But there is one beacon of intellectual light left in the world: the Catholic Church, which resumes its ancient tradition of preserving past knowledge. The story opens with Brother Francis, a young postulant in the Albertian Order of Leibowitz, somewhere in the Southwestern desert of the United States. Leibowitz was one of the scientists murdered by the Simpletons, and after his martyrdom, miracles are said to have happened under Leibowitz’s aegis. The monks of the monastery want to canonize Leibowitz as a saint, but there hasn’t been enough evidence of his sanctity to satisfy New Rome. Brother Francis stumbles upon a cache of ancient papers, some of which appear to be pre-apocalyptic shopping lists—but others are blueprints. It becomes obvious to the reader (but not to the monks) that Leibowitz was an engineer, a designer of electronic circuits.
Poor Brother Francis meets his end as the first section of the book closes, having delivered his copy of one of the blueprints (suitably adorned with fanciful illuminations) to the Pope in New Rome.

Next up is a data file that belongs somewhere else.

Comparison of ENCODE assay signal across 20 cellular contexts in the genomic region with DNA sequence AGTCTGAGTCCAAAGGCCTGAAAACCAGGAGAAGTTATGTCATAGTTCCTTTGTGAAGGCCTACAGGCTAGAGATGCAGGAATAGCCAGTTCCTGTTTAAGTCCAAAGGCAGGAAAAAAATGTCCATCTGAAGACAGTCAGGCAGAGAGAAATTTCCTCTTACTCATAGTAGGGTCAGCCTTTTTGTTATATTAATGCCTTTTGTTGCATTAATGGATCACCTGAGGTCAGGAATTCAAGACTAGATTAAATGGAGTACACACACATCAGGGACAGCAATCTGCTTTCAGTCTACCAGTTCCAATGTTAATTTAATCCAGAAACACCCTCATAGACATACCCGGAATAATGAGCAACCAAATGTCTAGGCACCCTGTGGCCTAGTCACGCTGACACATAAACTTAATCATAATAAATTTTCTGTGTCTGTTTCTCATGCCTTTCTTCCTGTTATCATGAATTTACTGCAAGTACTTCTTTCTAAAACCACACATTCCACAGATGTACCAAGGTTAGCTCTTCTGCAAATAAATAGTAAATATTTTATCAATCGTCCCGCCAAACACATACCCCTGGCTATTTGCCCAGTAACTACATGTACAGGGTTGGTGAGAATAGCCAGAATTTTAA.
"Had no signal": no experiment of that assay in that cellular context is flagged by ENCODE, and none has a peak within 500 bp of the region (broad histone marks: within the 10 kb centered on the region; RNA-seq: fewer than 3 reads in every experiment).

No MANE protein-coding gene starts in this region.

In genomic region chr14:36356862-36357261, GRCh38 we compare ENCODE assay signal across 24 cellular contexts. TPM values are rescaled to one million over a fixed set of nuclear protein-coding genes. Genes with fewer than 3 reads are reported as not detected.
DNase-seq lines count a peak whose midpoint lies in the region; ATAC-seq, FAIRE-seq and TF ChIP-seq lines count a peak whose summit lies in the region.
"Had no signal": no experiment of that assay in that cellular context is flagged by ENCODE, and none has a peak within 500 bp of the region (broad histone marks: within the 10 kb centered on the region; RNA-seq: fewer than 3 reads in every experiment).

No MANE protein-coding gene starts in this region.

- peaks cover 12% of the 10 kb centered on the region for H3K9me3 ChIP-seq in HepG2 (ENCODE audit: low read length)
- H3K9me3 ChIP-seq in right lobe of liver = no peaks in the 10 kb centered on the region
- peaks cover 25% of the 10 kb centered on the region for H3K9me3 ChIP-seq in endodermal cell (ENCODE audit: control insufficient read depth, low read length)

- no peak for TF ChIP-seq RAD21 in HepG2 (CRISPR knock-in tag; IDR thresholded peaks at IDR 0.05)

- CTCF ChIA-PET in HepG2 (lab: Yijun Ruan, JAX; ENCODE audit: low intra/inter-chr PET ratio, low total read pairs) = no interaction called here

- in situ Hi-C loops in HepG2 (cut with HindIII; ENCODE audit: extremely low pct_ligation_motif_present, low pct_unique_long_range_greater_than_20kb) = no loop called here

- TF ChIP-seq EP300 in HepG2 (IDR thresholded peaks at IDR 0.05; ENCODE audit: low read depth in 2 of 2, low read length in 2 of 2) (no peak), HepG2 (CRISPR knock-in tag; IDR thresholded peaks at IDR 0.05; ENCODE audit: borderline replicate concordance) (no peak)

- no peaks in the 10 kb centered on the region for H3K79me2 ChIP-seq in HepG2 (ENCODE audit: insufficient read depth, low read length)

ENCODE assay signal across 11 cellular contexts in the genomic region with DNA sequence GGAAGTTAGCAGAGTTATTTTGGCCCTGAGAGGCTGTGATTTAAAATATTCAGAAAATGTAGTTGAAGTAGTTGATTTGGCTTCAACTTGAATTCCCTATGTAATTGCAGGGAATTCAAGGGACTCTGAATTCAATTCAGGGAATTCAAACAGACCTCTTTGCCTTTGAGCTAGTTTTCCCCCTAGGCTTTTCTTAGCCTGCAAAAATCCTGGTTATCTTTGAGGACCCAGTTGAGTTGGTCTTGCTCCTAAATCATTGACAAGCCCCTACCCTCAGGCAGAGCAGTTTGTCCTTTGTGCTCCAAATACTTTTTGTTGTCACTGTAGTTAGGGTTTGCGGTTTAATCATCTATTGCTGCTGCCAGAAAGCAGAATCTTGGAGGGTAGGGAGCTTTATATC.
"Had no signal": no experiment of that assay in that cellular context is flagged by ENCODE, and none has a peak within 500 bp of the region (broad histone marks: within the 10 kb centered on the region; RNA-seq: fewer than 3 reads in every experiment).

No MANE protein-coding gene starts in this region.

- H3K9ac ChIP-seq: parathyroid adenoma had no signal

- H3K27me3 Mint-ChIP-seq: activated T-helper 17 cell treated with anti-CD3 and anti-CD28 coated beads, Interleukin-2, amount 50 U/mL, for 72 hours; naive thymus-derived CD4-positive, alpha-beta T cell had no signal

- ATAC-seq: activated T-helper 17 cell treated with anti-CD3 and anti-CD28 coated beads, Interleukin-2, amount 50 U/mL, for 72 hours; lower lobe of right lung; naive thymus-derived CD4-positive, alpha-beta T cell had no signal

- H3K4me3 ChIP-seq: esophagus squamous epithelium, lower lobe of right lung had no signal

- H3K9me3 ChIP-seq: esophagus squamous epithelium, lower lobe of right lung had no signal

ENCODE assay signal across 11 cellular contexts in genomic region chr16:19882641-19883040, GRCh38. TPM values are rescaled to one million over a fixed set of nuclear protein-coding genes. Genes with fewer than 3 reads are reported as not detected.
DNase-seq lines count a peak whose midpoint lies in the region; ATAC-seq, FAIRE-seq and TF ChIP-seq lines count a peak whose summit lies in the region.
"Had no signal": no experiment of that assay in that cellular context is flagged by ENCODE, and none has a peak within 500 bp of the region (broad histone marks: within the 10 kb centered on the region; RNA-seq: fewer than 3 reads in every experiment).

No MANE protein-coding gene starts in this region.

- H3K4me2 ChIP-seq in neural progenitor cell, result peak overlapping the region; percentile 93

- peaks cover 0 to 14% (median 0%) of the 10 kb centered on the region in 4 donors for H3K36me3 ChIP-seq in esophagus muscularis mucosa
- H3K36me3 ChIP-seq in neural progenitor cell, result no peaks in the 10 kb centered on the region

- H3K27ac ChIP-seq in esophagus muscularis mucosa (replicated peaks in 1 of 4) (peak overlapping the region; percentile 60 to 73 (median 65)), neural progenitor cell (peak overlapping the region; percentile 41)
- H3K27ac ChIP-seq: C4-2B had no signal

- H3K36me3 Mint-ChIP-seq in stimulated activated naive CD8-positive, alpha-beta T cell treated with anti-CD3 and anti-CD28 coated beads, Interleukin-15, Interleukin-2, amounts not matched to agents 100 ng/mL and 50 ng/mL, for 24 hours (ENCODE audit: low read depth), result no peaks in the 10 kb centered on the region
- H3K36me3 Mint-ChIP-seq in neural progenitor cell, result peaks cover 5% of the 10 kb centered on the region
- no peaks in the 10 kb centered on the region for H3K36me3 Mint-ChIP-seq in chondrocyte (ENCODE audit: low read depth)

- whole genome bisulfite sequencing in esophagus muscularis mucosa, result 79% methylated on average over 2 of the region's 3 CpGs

The second section of the book takes place a few centuries later. An esteemed scholar visits the abbey to study the Leibowitzian relics and is able to tease out some of the technology from the ancient manuscripts. Technology is clearly in a renaissance as one of the monks has succeeded in building a generator to power an arc light. The scholar departs to New Rome to share his new-found insights and to recommend the canonization of Leibowitz.
The third section takes us another six or seven centuries into the future. Technology—much of it based on the study of old documents like the Leibowitzian relics—has developed to the point where space flight is practical. But nuclear weapons have been reinvented, as well—in all likelihood directly due to the knowledge preserved by the Order of St. Leibowitz—and nuclear war is imminent. The last abbot of the order perishes after an atomic blast brings his church down in ruins as he tries to save the consecrated hosts. But a ship commissioned by the Order launches into space, looking for a new home for humanity.